I am beyond excited to infest Baldur's Gate 3 with an army of mushroom zombies straight out of The Last of Us

A Circle of Spores druid
(Image credit: Wizards of the Coast)

I've never really mucked around with Druids in D&D. Sure, shapeshifting is cool, but I don't want to be the one guy in the party who keeps having to remind his pals to recycle. It's too much responsibility. But after Larian revealed the final Druid subclass in its last Baldur's Gate 3 Panel From Hell, I became a convert. Walking around the Forgotten Realms as a biohazard with the ability to raise an army of fungal zombies? Yes, please. 

Baldur's Gate 3's classes are an eclectic bunch and I suspect that my first few hours are going to be spent agonising over which to pick, but the Circle of Spores Druid is right up there, beckoning me towards a life of gruesome nature magic.

The highlight of this subclass is the ability to infect corpses with spores, raising them as undead mushroom creatures, which look a lot like the clickers from The Last of Us. While some notes may have been taken from Naughty Dog's post-apocalyptic series in terms of the monster design, the subclass already exists in D&D and, while I haven't dabbled in it when playing the tabletop game, I'm already a big fan.  

Fungal Infestation is the most tantalising spell in the list. This bad boy is a 6th level spell that gives your spores the ability to reanimate corpses. Effectively these are zombies, with all the stats associated with them, and they stay animated for one hour. They can't do much, but they can attack your foes, which is all you really need. I'm sure the citizens of Baldur's Gate will be extremely pleased to see me saunter down the streets accompanied by a legion of crusty fungal monstrosities. Typical hero stuff. 

Circle of Spore Druids have a few other tricks up their sleeves too.

  • Halo of Spores (level 2): Surround yourself with invisible, necrotic spores that can attack your enemies within 10 feet, dealing additional damage at higher levels. 
  • Symbiotic Entity (level 2): Augment Halo of Spores with magic, giving yourself temporary hit points, extra damage with spore attacks and buffing your weapon with necrotic damage. 
  • Fungal Infestation (level 6): Zombie army time! 
  • Spreading Spores (level 10): Start throwing those spores. They can be tossed up to 30 feet away and fill a 10-foot area, affecting anyone in the area with Halo of Spores damage.  

There's a final spell that you get at level 14, Fungal Body, where the spores get all up in you and protect you from becoming blind, deaf, frightened and poisoned. Baldur's Gate 3's level cap is 12, however, so we might not gain access to this spell. 

(Image credit: Wizards of the Coast)

At level 2, 3, 5, 7 and 9 you'll also gain additional Druid spells that don't count against the number of spells you can prep each day. They're freebies, essentially, giving you a few more opportunities to annoy your foes with pesky nature magic.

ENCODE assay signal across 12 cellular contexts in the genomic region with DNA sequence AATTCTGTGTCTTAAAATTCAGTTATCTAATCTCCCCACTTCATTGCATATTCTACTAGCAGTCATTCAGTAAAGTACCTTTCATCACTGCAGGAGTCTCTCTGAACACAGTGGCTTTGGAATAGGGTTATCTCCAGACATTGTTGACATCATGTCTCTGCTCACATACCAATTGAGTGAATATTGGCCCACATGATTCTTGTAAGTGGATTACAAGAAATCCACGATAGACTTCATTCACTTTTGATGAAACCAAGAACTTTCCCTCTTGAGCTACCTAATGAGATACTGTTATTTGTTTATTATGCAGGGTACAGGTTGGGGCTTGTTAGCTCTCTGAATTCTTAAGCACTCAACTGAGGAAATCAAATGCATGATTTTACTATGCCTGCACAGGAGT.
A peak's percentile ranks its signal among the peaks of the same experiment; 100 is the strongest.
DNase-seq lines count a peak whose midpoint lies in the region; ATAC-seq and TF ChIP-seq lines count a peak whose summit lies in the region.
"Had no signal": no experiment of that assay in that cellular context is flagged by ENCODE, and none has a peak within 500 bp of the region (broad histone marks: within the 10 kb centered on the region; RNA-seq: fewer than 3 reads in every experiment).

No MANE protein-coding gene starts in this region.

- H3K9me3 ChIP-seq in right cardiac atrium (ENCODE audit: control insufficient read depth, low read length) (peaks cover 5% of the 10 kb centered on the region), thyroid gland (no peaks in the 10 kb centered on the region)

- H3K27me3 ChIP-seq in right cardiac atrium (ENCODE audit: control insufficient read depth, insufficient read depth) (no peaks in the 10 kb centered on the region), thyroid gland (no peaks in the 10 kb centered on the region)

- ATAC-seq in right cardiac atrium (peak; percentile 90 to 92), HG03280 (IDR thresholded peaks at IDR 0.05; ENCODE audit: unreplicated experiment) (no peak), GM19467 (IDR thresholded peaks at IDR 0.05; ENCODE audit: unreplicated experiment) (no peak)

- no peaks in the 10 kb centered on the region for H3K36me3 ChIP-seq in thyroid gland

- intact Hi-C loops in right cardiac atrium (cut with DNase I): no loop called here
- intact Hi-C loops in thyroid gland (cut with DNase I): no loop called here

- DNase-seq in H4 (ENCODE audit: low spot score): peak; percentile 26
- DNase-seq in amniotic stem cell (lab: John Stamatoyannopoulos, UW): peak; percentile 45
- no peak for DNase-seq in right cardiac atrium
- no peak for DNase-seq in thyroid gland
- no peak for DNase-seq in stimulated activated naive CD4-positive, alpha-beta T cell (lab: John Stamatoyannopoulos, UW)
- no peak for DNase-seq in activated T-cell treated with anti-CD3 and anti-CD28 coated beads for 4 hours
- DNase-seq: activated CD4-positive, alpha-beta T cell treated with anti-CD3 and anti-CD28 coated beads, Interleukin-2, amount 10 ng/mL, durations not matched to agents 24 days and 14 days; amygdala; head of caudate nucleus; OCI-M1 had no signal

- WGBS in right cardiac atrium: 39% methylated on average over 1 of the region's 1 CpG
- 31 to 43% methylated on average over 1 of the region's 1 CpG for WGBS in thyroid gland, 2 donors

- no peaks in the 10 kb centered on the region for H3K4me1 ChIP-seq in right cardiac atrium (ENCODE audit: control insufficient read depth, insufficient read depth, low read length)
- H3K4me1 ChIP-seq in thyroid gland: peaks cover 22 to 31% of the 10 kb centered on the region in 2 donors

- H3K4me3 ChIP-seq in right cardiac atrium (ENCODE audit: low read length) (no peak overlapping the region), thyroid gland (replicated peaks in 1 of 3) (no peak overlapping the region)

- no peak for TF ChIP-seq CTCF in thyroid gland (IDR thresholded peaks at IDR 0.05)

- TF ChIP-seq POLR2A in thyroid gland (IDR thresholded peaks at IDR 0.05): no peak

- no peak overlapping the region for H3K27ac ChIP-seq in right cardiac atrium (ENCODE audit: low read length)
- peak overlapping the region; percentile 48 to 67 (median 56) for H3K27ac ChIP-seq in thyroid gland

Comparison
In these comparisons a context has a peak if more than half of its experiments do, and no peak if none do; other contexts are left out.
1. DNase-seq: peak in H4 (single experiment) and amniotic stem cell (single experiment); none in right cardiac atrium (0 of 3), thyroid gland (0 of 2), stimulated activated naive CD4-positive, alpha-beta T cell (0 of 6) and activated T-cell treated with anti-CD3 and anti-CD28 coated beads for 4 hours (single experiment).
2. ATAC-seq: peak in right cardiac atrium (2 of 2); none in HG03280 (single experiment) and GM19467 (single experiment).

• Chill Touch (level 2)
  • Blindness/Deafness, Gentle Repose (level 3)
  • Animate Dead, Gaseous Form (level 5) 
  • Blight, Confusion (level 7) 
  • Cloudkill, Contagion (level 9) 

I don't expect a Circle of Spores Druid to be the most powerful character around, but I'm looking for something more flavourful and fun, rather than an OP demigod. There's a lot of roleplaying potential in playing a killer mushroom farmer. The Underdark also hosts a bunch of fungal creatures, so I'm keeping my fingers crossed for some unique encounters with this subclass. 

There might also be some interesting interplay between the mind flayer tadpole infestation and your spore infestation—there are some similarities, and I'd be surprised if it didn't come up at all, at least in conversations. 

Druids in general are going to be a good time, mostly thanks to Wild Shape, which you can already get a taste of in the early access version since it unlocks at level 2. This spell lets you transform into an animal, as well as an elemental if you pick the Circle of the Moon subclass. Many of these shapes have utility that goes beyond combat, and you can, if you fancy it, play the whole game as a very large badger. Its unique ability lets it burrow underground and then erupt beneath enemies, but I just enjoy watching it sit on stools. 

(Image credit: Larian Studios)

Baldur's Gate 3 is shaping up to be a game that lets you have plenty of fun even if you're just some boring human fighter, but the immersive sim qualities mean that I feel compelled to play the weirder classes and subclasses, just to see how this reactive world shapes itself around my weird choices. In our last magazine preview (which hits the shelves today) Larian really emphasised just how much the game will reflect your decisions, whether its changes in dialogue, a combat encounter other players might miss entirely, or the game reacting to your unique abilities, like the nasty voice inside The Dark Urge's head.

And it's not long to go now! Baldur's Gate 3 will finally be leaving early access on August 3, giving us all two weeks to figure out what character we want to make first.

Fraser Brown
Online Editor

Fraser is the UK online editor and has actually met The Internet in person. With over a decade of experience, he's been around the block a few times, serving as a freelancer, news editor and prolific reviewer. Strategy games have been a 30-year-long obsession, from tiny RTSs to sprawling political sims, and he never turns down the chance to rave about Total War or Crusader Kings. He's also been known to set up shop in the latest MMO and likes to wind down with an endlessly deep, systemic RPG. These days, when he's not editing, he can usually be found writing features that are 1,000 words too long or talking about his dog.